Cooling without climate warming: Environment MEPs recommend F-gas bans 

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Use of climate-unfriendly fluorinated gases should be banned in new air-conditioning appliances and refrigerators by 2020, according to a vote on draft legislation in the Environment Committee on Wednesday. Overall use of potent hydrofluorocarbon (HFC) greenhouse gases should be reduced 84% by 2030, MEPs say.

Following bans on chlorofluorocarbons (CFCs) in the 1980s to stop depletion of the ozone layer, this draft legislation targets use of several other fluorinated gases that are harmful to the climate. "F-gases" can have a greenhouse warming effect thousands of times stronger than equivalent amounts of CO2.

"Today's vote represents an important step in the fight against climate change. Emissions of fluorinated greenhouse gases have risen by 60% since 1990 in the EU. Banning the use of these "super greenhouse gases" in refrigeration and air-conditioning is therefore urgently needed to reverse this negative trend", said lead MEP Bas Eickhout (Greens/EFA, NL), after the draft legislation was adopted by 48 votes to 19, with 1 abstention.

Referring to a recent agreement between US President Barack Obama and China President Xi Jinping, Bas Eickhout said: "The US and China have said they are willing to scale back use of HFCs. EU legislation can set a global example on how to do it."

Phase out, phase down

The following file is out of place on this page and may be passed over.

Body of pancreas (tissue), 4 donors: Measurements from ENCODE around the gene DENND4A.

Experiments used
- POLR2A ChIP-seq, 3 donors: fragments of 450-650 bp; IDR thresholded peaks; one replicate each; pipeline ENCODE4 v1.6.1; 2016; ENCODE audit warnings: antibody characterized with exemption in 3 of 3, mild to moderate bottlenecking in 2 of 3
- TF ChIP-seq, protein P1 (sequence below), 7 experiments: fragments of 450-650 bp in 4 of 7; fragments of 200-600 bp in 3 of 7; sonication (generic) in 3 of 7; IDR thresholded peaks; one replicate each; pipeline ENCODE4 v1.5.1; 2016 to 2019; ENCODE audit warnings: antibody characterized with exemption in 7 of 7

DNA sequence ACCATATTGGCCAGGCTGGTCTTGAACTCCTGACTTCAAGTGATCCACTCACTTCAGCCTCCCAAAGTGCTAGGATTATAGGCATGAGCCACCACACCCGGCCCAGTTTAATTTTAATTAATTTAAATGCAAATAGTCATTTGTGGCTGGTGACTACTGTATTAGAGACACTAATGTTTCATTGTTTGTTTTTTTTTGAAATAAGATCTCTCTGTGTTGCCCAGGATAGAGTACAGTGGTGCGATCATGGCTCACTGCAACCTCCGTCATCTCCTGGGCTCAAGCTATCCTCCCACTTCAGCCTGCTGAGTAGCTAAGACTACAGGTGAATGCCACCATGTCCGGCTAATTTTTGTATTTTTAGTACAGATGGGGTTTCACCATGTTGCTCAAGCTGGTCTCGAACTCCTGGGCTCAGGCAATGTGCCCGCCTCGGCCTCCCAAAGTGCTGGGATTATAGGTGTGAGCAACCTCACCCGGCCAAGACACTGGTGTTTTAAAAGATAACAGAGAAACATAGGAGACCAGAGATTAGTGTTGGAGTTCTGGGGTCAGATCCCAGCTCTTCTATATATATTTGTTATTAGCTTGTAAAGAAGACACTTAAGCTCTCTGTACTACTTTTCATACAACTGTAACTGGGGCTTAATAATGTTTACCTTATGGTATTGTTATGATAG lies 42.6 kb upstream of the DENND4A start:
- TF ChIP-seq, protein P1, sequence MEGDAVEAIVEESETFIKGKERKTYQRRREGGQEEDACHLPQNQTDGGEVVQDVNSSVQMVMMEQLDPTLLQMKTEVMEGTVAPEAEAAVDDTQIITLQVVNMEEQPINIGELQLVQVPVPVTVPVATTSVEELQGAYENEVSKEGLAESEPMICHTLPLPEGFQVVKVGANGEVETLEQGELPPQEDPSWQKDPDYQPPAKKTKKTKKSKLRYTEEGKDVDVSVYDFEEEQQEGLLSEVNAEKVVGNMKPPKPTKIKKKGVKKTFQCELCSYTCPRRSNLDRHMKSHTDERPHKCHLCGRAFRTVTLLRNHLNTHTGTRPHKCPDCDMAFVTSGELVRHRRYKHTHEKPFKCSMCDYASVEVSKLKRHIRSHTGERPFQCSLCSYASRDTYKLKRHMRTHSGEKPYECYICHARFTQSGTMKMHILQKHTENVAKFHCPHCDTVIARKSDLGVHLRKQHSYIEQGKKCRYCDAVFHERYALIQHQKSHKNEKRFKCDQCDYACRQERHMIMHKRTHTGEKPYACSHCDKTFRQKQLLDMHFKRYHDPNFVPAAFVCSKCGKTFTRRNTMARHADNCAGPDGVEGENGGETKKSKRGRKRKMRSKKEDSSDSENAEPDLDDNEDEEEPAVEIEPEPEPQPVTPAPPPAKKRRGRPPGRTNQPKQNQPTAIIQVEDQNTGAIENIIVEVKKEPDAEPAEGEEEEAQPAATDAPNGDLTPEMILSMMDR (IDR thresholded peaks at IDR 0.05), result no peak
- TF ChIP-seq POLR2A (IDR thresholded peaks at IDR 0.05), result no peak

The committee proposes to entirely phase out the use of F-gases between 2015 and 2020 in several new sectors, where safe, energy-efficient and cost-effective alternatives are available.

MEPs say that overall use of HFCs must be reduced to a mere 16% of current consumption by 2030. (The European Commission had suggested 21%).


To respect the principle that the polluter should pay, the Environment Committee proposes charging producers a fee of up to 10 euros per tonne of CO2 equivalent for the HFCs they use. This would offer an additional incentive to innovate and recycle and help address any regional differences in the implementation of the regulation. The Commission would be tasked with carrying out an impact assessment to define the system and charges.

Export ban

The committee strengthened the legislation by proposing an export ban to prevent appliances using fluorinated gases being dumped in countries outside the EU.

Next steps

The Environment Committee voted to give a green light for the rapporteur to open negotiations with member states. If Council adopts a common position in July, talks can begin after the summer recess.

In the Chair: Matthias Groote (S&D, DE)